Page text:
Random Thoughts About the Last Couple of Years

I’m permitting a bit more randomness into my life. Like this post. Almost nobody will read this post since I do nothing to promote this blog. And I really have made great progress on my latest project (more in a minute) and have plenty to do if I want to bring it to fruition in the next few months. This post could have waited for a few days, even weeks or months. But I developed an itch to update the blog since the last post seem so long ago. Eighteen months is forever for a guy like me who is ‘future-biased’ and seldom spends much time looking back.

So, a quick summary of the last couple years:

  • I built a house. No, I just didn’t pay somebody to build a house for Bee and myself. I built the house with a friend who is an excellent carpenter and a host of subcontractors. Steve and I were undoubtedly the oldest framing crew in Santa Fe and probably the only crew who used double-walled construction here in 2014. For ten months, I strapped on a tool-belt every morning. See https://ebersolezollo.wordpress.com for the house-building story.  And when the house was done, I decided to write a book with another friend. A wise person would have taken a break but I can’t help myself. I like to be engaged.
  • The book (Rise of the Data Vampires) was a good exercise with a great writing partner, Randy Schultz. Randy did a superb job of getting us signed with a very good NYC agent who pitched us to the top publishing houses. In my view, we got very close if we assess the quality of the ‘thanks-but-no-thanks’ responses. The topic was considered relevant, the book proposal was good and the writing was solid (after Randy’s editing). Why were we not picked up? I think there are three reasons. First, and most critical, we lacked a ‘platform’. In the publishing world, this means we lacked a solid public presence (in today’s world that is measured by Twitter followers, Facebook friends and blog feed subscribers). For a non-fiction topic like ours, publishers like to see enough projected sales from a well-defined audience to at least cover the costs. Second, the issue of online privacy was only starting to emerge into the wider public—that is, consumer—awareness and the mainstream press was only beginning to cover the topic. Finally, and most discouraging, I think the publishers knew most consumers just didn’t care about or had given up on trying to maintain a modicum of online privacy.
  • Randy and I bid the book project good-bye and pondered whether we could salvage anything from what we learned. In a nutshell, we decided that there might be a niche market for a paid email service that didn’t scan your private emails like the ‘free’ service providers. After months of coding, marketing and learning just how difficult it is to bring up and manage a paid online email service, we discovered once again that consumers are not concerned enough about online privacy to spend $5 a month for a private, secure email service. Oh, well…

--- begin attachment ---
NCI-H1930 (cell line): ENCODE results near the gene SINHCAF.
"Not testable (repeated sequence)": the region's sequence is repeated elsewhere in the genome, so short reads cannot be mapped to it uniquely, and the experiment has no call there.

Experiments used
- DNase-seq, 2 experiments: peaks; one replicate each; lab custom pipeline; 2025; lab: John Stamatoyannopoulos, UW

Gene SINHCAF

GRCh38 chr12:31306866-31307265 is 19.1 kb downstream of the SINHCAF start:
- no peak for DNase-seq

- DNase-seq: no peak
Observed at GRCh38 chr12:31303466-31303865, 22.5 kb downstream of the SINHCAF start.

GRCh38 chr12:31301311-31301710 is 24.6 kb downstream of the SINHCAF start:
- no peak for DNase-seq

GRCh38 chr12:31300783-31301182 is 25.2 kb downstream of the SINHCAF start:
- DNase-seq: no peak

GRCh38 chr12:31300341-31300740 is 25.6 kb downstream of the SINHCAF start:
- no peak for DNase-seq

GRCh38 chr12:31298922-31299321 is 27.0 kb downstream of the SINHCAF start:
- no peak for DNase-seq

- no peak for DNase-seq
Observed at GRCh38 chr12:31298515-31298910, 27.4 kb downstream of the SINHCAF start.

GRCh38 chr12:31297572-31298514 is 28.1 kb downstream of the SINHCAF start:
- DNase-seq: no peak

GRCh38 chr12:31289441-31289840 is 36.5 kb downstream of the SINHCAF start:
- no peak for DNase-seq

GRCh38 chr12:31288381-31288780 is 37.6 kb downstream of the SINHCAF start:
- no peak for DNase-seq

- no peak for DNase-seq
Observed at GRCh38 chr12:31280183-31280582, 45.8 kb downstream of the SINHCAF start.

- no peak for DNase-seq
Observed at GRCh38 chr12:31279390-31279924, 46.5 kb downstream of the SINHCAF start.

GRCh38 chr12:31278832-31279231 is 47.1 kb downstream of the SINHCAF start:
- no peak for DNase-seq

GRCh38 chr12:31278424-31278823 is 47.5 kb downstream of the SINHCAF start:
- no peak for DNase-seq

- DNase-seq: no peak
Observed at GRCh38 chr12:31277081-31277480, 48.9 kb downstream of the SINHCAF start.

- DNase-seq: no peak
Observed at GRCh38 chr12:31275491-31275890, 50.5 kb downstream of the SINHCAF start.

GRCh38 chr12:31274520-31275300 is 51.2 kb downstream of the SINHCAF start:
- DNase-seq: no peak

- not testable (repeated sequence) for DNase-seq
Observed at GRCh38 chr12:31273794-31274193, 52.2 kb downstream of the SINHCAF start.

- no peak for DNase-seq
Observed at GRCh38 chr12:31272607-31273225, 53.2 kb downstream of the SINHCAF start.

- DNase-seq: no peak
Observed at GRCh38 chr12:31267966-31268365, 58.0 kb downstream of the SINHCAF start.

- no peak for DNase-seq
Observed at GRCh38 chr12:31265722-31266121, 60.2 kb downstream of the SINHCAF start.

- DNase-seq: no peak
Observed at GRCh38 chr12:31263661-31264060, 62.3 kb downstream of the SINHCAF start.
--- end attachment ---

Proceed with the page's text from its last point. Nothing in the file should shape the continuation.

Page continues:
• With a year gone but not wasted (I learned a lot about the publishing business, writing for consumers and how complex contemporary software development has become), I decided to revisit the project that actually triggered the book effort in May, 2015. Rather than delve deeply into the details of my on-demand, hot water recirculation system project, I will save that for a tutorial I plan to publish on instructables.com to promote the products from my new bootstrapped startup. Of course it involves more technology. In this project, I have learned how to layout simple printed circuit boards (my first order arrived a few weeks ago), program micro-controllers (using C++ makes me long for Javascript), use laser cutters (fun) and debug network systems (a royal pain in the butt). The small, simple devices and systems I am designing and building will require all the operations found in building much larger, more complex products albeit on a much smaller scale.
  • I almost forgot to mention Bee and I decided to become Airbnb hosts. After a rush of family and friends in 2015, our guest house sat empty for several months. After a bit of research and preparation for our first guests, we opened for business in late May. I’m not the most social guy so I was concerned that it might not be a good fit for me but it has been a very positive experience. We were very surprised how quickly the reservations came in and we ended up being booked almost solid for the prime months of the summer and fall. And we already have 83 days booked for 2017 and it’s only January 6. Note to friends and family…you folks have absolute first dibs on the guest house (free, of course) so let us know now. We want to see you so don’t be shy.
  • Finally, I do ‘look back’ occasionally. I am surprised at how much has changed, amazed at how quickly time has passed since we lost Kathy and stunned that I am 68 freaking years old. Surprised, amazed and stunned is probably better than being bored but now and again I think I need to slow down and smell the roses. Oops, forgot about the anosmia…

I should retire someday or, at least, get paid for all the work I am doing but I’m happy. I have a nice house, a wonderful partner, a delightful family who spent Christmas with us and my project is fun as well as intellectually stimulating. As a friend who is advising me on the technical aspects of the latest project said a few days ago after I had resolved a quite gnarly technical problem that consumed several days, it’s nice when you discover “you still got it”. I think I do.